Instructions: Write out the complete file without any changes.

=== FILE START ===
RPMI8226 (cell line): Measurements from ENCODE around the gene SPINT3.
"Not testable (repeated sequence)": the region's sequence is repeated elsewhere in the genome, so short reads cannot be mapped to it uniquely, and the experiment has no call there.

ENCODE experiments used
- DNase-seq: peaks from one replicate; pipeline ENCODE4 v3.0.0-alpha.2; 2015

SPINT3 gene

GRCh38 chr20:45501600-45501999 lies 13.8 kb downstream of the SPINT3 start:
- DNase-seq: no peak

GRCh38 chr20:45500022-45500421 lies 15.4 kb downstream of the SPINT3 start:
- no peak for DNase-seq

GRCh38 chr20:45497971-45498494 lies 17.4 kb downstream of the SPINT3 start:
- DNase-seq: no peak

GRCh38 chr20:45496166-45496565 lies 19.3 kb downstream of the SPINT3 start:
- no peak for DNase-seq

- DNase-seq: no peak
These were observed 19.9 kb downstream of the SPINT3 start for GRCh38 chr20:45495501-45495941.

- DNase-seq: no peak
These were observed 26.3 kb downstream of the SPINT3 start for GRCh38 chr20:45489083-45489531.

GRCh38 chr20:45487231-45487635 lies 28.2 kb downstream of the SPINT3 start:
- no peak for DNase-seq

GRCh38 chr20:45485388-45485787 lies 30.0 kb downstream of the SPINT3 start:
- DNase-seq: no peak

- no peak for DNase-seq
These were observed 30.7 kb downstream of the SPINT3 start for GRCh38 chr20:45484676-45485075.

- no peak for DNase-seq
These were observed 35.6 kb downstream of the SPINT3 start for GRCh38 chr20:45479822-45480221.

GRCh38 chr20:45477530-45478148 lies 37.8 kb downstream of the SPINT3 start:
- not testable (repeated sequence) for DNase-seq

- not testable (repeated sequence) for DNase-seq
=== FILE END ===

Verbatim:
RPMI8226 (cell line): Measurements from ENCODE around the gene SPINT3.
"Not testable (repeated sequence)": the region's sequence is repeated elsewhere in the genome, so short reads cannot be mapped to it uniquely, and the experiment has no call there.

ENCODE experiments used
- DNase-seq: peaks from one replicate; pipeline ENCODE4 v3.0.0-alpha.2; 2015

SPINT3 gene

GRCh38 chr20:45501600-45501999 lies 13.8 kb downstream of the SPINT3 start:
- DNase-seq: no peak

GRCh38 chr20:45500022-45500421 lies 15.4 kb downstream of the SPINT3 start:
- no peak for DNase-seq

GRCh38 chr20:45497971-45498494 lies 17.4 kb downstream of the SPINT3 start:
- DNase-seq: no peak

GRCh38 chr20:45496166-45496565 lies 19.3 kb downstream of the SPINT3 start:
- no peak for DNase-seq

- DNase-seq: no peak
These were observed 19.9 kb downstream of the SPINT3 start for GRCh38 chr20:45495501-45495941.

- DNase-seq: no peak
These were observed 26.3 kb downstream of the SPINT3 start for GRCh38 chr20:45489083-45489531.

GRCh38 chr20:45487231-45487635 lies 28.2 kb downstream of the SPINT3 start:
- no peak for DNase-seq

GRCh38 chr20:45485388-45485787 lies 30.0 kb downstream of the SPINT3 start:
- DNase-seq: no peak

- no peak for DNase-seq
These were observed 30.7 kb downstream of the SPINT3 start for GRCh38 chr20:45484676-45485075.

- no peak for DNase-seq
These were observed 35.6 kb downstream of the SPINT3 start for GRCh38 chr20:45479822-45480221.

GRCh38 chr20:45477530-45478148 lies 37.8 kb downstream of the SPINT3 start:
- not testable (repeated sequence) for DNase-seq

- not testable (repeated sequence) for DNase-seq